Mountains Majesty: Ecosystems of the Rocky Mountainsby: Elizabeth Rieben, Betsy Wooster, and Leah Quesenberry

Journal ArticleDigital resources are stored online in your NSTA Library.

Traveling from the East, one can see the towering snow-covered peaks of the Rocky Mountains long before reaching foothills. But to fully appreciate these mountains, one must venture into them and experience up close the colorful bursts of summer wildflowers, the glittering leaves of the quaking aspen, the cold clear alpine streams and lakes, and the distinctive sweet scent of the ponderosa pine. Scientists from the Bureau of Land Management provide an in-depth look at the management issues and diversity of plants, animals, and habitats of the Rocky Mountains.

Grades
  • Elementary
  • Middle
Publication Date
11/1/2004

Community ActivitySaved in 205 Libraries

Reviews (5)
  • on Sun Feb 03, 2019 12:03 AM

This article introduces the reader to some of the different ecosystems of the Rocky Mountains and the challenges the Bureau of Land Management has with protecting these diverse land resources. The article has great visuals, background information, and images that could be used by teachers for instruction. This would be great to use while teaching the ecosystems. The article gives examples of plants and animals that can live in the Rocky Mountains. The article explains that fire is a natural part of the forest ecosystem and many plants have to adapt to the fire. The article explains that there is a challenge for land managers to ensure suitable habitat for large and migratory wildlife species. There is a concern for more water since the area’s population growth which most come from mountain streams and rivers. The Greater Yellowstone Ecosystem is an example. At 7.3 million hectares, it is the largest intact temperate eco- system in the world, containing two national parks, seven national forests, and 12 wilderness areas, as well as private land, much of it under intense development pressure. The Rocky Mountains contain valuable minerals and energy resources that contribute to America’s economy, energy independence, and quality of life. This article is great to help the students learn about the ecosystems.

Cynthia
Cynthia

  • on Fri Mar 14, 2014 11:48 AM

This article introduces the reader to some of the different ecosystems of the Rocky Mountains and the challenges the Bureau of Land Management has with protecting these diverse land resources. It all starts when one understands that the Rocky Mountains is really a combination of over 50 distinct mountain ranges with elevations ranging from 1,500 to 4,400 m. Through an awesome diagram the reader learns about the five different life zones that comprise the highest peaks to the deepest valleys. This article provides enough information to have students understand natures biodiversity as it relates to elevation.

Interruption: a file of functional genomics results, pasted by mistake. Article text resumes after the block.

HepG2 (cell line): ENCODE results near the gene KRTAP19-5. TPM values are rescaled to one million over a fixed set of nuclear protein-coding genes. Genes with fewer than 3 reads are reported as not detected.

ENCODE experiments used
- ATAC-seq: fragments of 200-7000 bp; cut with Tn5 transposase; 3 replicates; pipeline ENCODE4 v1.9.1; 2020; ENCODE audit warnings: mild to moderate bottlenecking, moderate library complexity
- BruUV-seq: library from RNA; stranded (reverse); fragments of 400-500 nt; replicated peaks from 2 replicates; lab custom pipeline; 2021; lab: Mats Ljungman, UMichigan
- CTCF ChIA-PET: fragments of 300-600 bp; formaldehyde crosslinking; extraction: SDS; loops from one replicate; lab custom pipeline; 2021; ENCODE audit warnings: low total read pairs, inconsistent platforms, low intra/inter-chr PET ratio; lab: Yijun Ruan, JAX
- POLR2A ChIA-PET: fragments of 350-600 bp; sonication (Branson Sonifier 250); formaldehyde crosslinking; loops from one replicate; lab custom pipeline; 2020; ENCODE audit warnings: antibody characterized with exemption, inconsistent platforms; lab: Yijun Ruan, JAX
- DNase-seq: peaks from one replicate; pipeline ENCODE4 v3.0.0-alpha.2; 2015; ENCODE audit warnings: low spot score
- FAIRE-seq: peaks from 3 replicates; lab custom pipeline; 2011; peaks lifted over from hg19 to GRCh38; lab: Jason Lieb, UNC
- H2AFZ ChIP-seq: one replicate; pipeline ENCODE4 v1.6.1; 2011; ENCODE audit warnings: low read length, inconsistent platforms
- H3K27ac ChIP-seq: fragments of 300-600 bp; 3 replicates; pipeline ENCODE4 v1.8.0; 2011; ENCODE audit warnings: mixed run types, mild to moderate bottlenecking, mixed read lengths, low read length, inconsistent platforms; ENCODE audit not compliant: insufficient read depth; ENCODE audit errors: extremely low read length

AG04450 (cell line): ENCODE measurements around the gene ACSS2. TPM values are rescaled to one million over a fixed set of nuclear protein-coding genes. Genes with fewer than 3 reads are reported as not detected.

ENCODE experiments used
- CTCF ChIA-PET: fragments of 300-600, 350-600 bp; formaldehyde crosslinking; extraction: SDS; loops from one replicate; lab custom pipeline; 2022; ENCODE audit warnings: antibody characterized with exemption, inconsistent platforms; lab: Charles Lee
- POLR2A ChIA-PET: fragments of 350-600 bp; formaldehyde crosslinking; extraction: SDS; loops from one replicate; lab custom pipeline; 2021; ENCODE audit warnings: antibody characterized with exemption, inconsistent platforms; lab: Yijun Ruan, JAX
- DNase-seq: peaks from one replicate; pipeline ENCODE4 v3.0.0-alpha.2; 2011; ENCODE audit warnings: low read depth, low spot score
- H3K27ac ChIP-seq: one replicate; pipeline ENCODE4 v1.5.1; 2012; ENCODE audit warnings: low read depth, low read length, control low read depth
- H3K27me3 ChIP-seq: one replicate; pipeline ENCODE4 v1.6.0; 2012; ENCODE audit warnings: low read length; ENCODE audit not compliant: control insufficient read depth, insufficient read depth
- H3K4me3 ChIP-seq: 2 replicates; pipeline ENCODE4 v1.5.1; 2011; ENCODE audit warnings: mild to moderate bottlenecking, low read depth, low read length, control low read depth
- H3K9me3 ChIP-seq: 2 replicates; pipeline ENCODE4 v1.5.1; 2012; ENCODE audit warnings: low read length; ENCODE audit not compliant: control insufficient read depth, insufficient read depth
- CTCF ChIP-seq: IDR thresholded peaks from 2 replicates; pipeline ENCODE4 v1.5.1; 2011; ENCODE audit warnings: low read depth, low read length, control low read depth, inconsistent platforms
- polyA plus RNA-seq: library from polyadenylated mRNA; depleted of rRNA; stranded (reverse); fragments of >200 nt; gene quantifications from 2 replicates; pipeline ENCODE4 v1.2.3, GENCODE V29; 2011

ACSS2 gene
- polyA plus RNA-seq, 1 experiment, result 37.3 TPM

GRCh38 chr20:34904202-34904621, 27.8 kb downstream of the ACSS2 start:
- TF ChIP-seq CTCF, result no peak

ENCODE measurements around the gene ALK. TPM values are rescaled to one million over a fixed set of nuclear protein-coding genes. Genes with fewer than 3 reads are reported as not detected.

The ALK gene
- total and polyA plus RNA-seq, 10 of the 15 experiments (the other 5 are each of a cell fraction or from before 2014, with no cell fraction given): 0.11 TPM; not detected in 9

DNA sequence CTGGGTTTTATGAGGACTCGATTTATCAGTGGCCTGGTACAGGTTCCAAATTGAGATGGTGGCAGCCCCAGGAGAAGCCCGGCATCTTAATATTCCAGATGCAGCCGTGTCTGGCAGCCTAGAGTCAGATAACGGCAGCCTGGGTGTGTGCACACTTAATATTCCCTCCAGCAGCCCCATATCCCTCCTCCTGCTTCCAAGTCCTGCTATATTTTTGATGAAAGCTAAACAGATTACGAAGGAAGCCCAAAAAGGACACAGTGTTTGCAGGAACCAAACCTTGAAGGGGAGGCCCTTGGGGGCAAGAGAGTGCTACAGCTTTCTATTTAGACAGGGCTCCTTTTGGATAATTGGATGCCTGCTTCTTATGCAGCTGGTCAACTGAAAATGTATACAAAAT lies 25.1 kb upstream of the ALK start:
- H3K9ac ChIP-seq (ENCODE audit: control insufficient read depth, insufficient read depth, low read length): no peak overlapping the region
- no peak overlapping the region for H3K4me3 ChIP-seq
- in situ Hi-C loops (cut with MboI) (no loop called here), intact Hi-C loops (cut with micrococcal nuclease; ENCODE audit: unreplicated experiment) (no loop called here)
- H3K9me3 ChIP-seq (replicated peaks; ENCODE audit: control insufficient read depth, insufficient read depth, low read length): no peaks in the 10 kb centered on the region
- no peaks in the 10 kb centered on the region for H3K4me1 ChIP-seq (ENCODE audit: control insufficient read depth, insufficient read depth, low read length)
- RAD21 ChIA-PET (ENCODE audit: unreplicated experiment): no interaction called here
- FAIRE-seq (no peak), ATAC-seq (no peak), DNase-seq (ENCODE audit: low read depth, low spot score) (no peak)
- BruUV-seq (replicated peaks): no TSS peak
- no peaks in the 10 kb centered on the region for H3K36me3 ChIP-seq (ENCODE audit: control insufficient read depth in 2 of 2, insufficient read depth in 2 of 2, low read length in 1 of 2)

Adah  (San Antonio, TX)
Adah (San Antonio, TX)

  • on Tue May 10, 2011 7:21 PM

While this is rated for Elementary and Middle School, High School science teachers of Earth, environmental sci or biology will find a wealth of information here. In addition, the authors have provided information on multiple issues concerning the use of public lands and the organisms found there that could easily lead to research projects or project-based learning lessons for any level. While the article mentions lessons related to it, these are not provided here. Still, reading the information presented as it was gave me all kinds of ideas of projects for students on learning about parks and historical areas of the Rocky Mountains, comparative ecology with the regions I live (in the Midwest), energy resources and the environment, etc.

Tina Harris  (Fairmount, IN)
Tina Harris (Fairmount, IN)

  • on Sat Feb 08, 2014 6:15 PM

The Rocky Mountains is a broad topic (quite literally) to tackle in a single article. Yet "Mountains Majesty" does this well. It offers both a broad overview of the ecology of the Rockies, as well as an introduction to some of the management and environmental issues facing this area of the country. Since this article was written by BLM employees, the article's treatment of the management issues has a decidedly neutral tone. It presents some of the topics such as water usage, mining, and energy development without the politically charged quality that one might encounter in other writings on the subject. This article could therefore be a helpful jumping-off point for students to pursue deeper research on management issues in the Rocky Mountains.

Philip Neilson
Philip Neilson

  • on Tue Jun 21, 2011 6:24 PM

This article presents an in-depth look at the Rocky Mountain's ecosystems. The article is contains fantastic visuals, background information, and images that could be used by students or for instruction. The article discusses both the geology and ecology of the Rocky Mountains. The authors provide an informative overview of the environmental challenges the Rocky Mountain's face, and also the mediation efforts of the various partnerships that manage the land.

Angelika Fairweather  (Bradenton, FL)
Angelika Fairweather (Bradenton, FL)


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